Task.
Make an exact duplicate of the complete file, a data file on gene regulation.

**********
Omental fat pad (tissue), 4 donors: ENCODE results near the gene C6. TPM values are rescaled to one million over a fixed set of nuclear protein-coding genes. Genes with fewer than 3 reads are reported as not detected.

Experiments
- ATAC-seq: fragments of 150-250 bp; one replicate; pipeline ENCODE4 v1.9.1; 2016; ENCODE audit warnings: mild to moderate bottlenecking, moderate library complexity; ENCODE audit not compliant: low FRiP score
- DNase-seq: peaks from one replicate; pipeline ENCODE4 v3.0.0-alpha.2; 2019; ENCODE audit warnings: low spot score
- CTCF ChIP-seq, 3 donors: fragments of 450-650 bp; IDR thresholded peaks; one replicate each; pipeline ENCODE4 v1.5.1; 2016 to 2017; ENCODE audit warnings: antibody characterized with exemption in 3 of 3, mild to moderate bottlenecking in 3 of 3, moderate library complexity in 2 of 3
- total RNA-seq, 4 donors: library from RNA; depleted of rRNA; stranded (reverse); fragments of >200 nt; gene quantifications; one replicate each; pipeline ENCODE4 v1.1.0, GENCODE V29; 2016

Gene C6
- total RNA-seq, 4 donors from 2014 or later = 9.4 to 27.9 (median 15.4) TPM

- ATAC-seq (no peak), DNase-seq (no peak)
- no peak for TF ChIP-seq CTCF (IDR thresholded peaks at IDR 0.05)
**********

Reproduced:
Omental fat pad (tissue), 4 donors: ENCODE results near the gene C6. TPM values are rescaled to one million over a fixed set of nuclear protein-coding genes. Genes with fewer than 3 reads are reported as not detected.

Experiments
- ATAC-seq: fragments of 150-250 bp; one replicate; pipeline ENCODE4 v1.9.1; 2016; ENCODE audit warnings: mild to moderate bottlenecking, moderate library complexity; ENCODE audit not compliant: low FRiP score
- DNase-seq: peaks from one replicate; pipeline ENCODE4 v3.0.0-alpha.2; 2019; ENCODE audit warnings: low spot score
- CTCF ChIP-seq, 3 donors: fragments of 450-650 bp; IDR thresholded peaks; one replicate each; pipeline ENCODE4 v1.5.1; 2016 to 2017; ENCODE audit warnings: antibody characterized with exemption in 3 of 3, mild to moderate bottlenecking in 3 of 3, moderate library complexity in 2 of 3
- total RNA-seq, 4 donors: library from RNA; depleted of rRNA; stranded (reverse); fragments of >200 nt; gene quantifications; one replicate each; pipeline ENCODE4 v1.1.0, GENCODE V29; 2016

Gene C6
- total RNA-seq, 4 donors from 2014 or later = 9.4 to 27.9 (median 15.4) TPM

- ATAC-seq (no peak), DNase-seq (no peak)
- no peak for TF ChIP-seq CTCF (IDR thresholded peaks at IDR 0.05)